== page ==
Which brings us to our final category of newsgames: Platforms. In the loosest sense, a platform is anything you build that makes it easier to build other things. Once you've devised the inverted pyramid structure of the news story, you don't need to reinvent the printed format every time you want to publish.

Platforms aren't about building things entirely from scratch. We encourage news organizations to take a look around them to see what resources they already have available. Fantasy football does this on a weekly basis by assigning points to on-field results. It's simple, but wildly successful.

Play the News turned reading into a prediction game. Each story was crafted such that it involved stakeholders and outcomes. After reading through the material and viewing supplementary media, players could predict how an event might play out. Not only did they base their game on existing material (the events of the world), but they designed it so it could be syndicated to other news outlets, which could then use the game to draw readers to their site.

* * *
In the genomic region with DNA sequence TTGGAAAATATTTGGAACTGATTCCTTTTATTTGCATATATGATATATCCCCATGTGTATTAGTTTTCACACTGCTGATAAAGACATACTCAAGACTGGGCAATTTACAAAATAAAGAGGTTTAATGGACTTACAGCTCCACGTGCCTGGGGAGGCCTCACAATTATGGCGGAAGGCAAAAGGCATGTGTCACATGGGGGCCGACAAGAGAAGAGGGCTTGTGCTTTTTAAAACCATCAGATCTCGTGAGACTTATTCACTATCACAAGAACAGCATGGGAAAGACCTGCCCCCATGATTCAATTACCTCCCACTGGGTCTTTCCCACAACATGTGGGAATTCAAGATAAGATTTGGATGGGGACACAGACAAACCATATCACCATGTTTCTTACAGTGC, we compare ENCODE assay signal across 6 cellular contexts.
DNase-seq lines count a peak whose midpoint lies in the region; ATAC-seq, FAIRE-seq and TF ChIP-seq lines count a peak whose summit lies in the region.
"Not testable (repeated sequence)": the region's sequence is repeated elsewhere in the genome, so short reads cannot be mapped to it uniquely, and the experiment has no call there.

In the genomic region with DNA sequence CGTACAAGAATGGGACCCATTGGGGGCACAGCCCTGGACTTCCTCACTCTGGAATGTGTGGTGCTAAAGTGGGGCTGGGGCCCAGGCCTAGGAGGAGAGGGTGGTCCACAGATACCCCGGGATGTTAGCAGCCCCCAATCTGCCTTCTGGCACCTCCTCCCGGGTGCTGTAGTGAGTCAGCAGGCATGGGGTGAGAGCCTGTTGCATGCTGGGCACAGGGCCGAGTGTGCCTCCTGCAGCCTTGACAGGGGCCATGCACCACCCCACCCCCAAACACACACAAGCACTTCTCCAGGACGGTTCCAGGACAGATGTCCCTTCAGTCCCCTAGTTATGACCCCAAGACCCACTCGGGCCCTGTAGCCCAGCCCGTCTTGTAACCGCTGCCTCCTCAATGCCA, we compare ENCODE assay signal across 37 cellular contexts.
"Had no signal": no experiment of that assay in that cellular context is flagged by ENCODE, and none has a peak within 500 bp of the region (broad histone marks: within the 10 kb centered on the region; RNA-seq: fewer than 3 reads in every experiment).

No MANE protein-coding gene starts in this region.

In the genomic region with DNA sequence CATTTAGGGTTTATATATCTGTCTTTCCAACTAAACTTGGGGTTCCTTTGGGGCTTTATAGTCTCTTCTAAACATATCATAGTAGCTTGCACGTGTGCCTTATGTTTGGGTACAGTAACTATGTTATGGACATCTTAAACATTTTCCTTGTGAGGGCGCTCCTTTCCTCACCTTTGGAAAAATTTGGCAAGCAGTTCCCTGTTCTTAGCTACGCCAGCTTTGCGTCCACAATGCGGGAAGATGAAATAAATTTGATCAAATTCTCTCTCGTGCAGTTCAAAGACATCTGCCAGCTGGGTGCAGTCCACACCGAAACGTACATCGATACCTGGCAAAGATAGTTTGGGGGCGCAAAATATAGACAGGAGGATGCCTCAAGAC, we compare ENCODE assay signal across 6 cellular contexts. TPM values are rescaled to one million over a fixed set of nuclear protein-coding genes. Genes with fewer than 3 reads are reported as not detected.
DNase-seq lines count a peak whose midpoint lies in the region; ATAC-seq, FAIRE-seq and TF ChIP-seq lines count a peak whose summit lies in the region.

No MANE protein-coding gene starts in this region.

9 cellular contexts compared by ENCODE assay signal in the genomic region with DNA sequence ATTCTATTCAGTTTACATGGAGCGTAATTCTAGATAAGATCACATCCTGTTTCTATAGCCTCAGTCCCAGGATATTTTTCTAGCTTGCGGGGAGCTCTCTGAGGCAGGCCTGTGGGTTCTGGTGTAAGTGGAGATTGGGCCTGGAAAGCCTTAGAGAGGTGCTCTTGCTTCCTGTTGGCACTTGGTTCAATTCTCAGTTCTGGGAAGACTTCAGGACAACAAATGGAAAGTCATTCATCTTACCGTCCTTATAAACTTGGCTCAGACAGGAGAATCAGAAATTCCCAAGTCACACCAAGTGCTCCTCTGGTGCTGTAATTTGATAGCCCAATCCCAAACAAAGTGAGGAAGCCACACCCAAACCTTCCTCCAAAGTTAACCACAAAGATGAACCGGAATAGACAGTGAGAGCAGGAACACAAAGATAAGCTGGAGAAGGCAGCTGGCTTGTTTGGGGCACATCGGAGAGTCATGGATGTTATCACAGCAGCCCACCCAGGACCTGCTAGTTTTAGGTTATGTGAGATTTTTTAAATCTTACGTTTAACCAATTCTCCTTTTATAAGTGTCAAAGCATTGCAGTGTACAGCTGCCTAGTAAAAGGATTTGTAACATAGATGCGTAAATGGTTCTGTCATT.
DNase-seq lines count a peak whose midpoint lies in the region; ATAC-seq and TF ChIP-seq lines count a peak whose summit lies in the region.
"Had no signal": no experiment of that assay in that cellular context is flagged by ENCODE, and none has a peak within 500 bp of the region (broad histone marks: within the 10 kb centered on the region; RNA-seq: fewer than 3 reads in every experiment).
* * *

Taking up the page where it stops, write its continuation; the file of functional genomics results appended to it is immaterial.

There are all sorts of tools out in the world just waiting for someone to make creative use of. Making a game doesn't have to be about learning to program from scratch -- it can be about taking advantage of things that have already been built. It can be as simple as putting a real news ticker into the Times Square of Grand Theft Auto, or, as complex as using current events to change the system dynamics of your global political strategy game, like in Democracy 2.

The variety outlined in these categories should be encouraging to journalists. What we found is that there is an amazing range of opportunities to experiment with new ideas, and we hope that news organizations are willing to try new things.